Directors considered the value of greater diversity of experience and expertise among staff in fostering an effective workforce, noting also the conclusions of the IEO Evaluation of IMF Performance in the Run-Up to the Financial and Economic Crisis. They recommended taking into account educational, professional, linguistic, and other dimensions of diversity in recruitment and career development. Many Directors stressed the particular importance of recruiting staff from diverse academic institutions to help foster a culture conducive to critical thinking and creativity. Many emphasized the potential for strategic use of mid-career appointments to help catalyze institutional cultural change.

Directors commended the achievement of the 20-percent benchmark for the representation of women among senior staff but noted that the Fund lags behind most comparator international institutions in this regard. They saw the need to further improve gender diversity in core functions, such as senior and economist positions. In this regard, they encouraged the ongoing initiative to reset the benchmark for women among senior staff at an appropriately ambitious level and pointed to the need for supportive working conditions.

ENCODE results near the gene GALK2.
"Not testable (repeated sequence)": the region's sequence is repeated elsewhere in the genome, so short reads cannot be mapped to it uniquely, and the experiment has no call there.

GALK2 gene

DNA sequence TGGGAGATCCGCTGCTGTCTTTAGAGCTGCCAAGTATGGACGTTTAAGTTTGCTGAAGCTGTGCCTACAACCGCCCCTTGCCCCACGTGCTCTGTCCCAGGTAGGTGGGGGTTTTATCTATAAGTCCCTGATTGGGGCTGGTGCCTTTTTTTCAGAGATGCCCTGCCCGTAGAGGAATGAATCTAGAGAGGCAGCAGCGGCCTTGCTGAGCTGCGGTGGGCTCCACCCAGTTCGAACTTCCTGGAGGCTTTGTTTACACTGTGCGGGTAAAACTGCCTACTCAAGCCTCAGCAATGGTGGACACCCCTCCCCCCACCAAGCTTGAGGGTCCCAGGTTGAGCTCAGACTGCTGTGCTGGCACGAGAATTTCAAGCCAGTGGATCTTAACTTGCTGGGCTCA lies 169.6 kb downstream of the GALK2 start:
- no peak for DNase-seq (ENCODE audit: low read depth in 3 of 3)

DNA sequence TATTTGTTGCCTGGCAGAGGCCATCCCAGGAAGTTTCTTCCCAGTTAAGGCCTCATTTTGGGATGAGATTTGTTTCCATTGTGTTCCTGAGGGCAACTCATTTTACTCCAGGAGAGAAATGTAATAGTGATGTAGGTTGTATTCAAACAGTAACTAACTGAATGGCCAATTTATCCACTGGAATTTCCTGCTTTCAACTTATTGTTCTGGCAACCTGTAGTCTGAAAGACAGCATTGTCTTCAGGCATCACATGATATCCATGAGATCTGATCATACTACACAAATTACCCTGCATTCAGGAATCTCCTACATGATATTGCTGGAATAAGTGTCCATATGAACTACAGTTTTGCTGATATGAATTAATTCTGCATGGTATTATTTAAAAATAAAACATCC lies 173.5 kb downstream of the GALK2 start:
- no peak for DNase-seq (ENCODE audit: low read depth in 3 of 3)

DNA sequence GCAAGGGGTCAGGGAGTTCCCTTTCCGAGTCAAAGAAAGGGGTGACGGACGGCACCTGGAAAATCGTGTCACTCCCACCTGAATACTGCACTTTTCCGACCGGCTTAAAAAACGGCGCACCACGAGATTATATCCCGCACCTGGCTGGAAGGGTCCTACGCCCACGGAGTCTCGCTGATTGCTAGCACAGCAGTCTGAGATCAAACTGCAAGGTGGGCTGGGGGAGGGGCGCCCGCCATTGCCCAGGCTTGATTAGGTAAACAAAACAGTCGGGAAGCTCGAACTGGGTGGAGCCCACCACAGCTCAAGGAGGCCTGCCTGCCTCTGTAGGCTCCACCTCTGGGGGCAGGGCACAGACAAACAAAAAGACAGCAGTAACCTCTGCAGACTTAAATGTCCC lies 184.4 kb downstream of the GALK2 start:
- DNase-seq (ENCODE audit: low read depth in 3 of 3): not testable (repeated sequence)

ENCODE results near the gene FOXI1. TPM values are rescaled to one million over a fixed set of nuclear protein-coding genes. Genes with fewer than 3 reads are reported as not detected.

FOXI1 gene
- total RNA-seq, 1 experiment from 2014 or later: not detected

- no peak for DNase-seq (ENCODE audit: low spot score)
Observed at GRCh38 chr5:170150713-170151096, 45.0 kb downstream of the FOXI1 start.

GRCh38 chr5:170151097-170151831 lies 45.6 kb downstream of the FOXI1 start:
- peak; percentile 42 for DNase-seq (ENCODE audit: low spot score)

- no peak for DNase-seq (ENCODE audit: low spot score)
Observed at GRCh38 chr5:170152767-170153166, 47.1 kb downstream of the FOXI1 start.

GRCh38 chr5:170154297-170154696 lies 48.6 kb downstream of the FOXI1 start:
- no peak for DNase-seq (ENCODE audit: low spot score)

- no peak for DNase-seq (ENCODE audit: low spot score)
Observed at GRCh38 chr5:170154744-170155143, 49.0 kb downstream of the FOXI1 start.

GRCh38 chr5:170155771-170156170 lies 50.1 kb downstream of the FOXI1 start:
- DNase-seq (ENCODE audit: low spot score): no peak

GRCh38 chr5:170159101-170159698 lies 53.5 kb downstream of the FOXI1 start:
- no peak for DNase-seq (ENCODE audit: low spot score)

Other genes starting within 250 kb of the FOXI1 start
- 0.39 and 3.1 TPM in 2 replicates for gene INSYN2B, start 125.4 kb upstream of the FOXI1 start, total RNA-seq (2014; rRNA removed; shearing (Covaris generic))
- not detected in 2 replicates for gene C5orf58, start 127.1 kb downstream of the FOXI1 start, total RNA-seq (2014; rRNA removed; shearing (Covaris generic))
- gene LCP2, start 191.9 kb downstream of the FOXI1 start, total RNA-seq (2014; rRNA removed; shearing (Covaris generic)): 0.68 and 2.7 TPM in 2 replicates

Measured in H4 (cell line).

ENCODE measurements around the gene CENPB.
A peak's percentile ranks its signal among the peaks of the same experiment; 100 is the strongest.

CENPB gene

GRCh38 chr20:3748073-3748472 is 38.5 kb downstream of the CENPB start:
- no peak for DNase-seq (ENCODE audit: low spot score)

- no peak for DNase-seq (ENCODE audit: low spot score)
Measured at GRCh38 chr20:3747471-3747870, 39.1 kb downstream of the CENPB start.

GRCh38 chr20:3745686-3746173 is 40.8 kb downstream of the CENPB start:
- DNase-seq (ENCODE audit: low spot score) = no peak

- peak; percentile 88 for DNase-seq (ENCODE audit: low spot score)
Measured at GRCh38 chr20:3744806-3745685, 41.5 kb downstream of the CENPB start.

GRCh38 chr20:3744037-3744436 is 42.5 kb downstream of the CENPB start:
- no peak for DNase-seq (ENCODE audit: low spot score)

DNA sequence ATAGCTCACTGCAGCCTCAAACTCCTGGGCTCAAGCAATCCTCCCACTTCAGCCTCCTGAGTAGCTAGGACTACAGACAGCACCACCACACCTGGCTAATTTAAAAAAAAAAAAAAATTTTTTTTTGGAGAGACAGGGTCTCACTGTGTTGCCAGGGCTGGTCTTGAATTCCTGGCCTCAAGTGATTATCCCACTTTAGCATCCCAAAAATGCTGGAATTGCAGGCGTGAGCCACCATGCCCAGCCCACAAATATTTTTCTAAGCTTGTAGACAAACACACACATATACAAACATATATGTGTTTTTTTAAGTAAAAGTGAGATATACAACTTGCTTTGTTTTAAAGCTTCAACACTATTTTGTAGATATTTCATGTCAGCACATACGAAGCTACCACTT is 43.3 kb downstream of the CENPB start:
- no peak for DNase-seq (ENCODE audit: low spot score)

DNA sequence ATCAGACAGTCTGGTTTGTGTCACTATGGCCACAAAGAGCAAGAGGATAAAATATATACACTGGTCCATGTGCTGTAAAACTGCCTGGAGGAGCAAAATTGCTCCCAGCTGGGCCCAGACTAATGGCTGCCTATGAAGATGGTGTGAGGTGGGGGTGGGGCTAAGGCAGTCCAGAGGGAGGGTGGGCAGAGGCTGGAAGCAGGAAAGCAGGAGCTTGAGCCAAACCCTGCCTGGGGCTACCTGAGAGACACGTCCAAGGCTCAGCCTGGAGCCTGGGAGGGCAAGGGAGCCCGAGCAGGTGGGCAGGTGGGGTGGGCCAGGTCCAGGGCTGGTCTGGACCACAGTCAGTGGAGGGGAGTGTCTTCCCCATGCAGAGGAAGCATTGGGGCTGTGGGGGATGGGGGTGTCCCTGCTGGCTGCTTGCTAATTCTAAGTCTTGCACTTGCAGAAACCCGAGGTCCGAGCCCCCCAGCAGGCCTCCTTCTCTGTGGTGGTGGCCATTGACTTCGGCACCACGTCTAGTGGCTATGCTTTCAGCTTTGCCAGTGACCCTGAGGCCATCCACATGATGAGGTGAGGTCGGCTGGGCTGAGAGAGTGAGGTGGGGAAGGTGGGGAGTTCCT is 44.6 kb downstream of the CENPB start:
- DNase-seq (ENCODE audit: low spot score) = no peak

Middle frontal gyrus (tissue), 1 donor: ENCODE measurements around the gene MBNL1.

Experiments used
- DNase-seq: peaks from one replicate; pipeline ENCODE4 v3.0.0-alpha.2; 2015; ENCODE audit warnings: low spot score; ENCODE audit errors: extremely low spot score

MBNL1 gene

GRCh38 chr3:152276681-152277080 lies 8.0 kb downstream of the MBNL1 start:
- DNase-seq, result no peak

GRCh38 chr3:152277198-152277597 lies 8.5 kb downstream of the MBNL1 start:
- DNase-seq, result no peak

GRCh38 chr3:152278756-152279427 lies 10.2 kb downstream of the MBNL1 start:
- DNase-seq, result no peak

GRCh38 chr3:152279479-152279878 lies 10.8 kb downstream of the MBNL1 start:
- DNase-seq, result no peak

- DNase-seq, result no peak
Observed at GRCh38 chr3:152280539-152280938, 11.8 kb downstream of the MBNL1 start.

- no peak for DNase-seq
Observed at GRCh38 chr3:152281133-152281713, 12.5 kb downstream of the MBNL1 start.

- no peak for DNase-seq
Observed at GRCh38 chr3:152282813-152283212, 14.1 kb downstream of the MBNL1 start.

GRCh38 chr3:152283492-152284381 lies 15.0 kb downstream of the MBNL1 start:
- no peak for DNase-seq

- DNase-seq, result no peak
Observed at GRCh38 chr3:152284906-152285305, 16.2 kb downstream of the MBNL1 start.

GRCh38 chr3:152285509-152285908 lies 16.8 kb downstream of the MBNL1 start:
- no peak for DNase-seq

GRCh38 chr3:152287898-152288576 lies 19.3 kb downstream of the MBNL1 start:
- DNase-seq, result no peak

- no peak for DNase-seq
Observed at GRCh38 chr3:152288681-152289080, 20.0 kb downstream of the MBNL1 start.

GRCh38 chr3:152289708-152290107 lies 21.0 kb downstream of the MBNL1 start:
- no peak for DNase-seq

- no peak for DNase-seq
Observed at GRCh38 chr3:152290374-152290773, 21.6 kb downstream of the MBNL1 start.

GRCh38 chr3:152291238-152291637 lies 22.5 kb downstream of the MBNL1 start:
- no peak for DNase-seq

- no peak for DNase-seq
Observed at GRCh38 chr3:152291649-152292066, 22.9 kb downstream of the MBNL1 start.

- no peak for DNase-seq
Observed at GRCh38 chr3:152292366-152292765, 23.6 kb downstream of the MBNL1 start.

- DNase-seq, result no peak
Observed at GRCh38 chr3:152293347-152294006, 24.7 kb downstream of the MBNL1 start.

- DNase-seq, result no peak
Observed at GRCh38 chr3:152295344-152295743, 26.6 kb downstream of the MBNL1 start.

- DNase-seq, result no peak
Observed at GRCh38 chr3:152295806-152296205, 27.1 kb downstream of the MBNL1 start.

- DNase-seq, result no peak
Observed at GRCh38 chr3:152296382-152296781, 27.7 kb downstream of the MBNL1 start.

Directors supported the Report’s additional recommendations for further action. They stressed that sustained rapid progress toward the Fund’s diversity goals requires continuing strong leadership from management and close monitoring and accountability for results of managers at all levels. They called for a special effort to promote diversity among senior personnel managers. They welcomed the diversity strategy’s emphasis on training and educating staff at all levels about the business case for diversity, and adapting personnel management practices to align with the Fund’s diversity objectives. To develop a strong pipeline of staff from diverse backgrounds, Directors noted the importance of providing the necessary training, mentoring, and fair share of high-visibility assignments to such staff. They welcomed the growing scope for institution-wide talent reviews that will help “level the playing field” and thereby support the success of competitive candidates from underrepresented groups in promotion and succession management decisions. Directors supported the increased focus of external recruitment efforts on identifying candidates with the necessary top qualifications from underrepresented regions. They also encouraged the ongoing work on dual/original nationality to derive a full picture of diversity at the Fund. Finally, Directors supported the full implementation of the new Diversity Scorecard as key to measuring progress toward appropriately set objectives and enhancing accountability among managers, and noted the importance of periodic reviews of progress.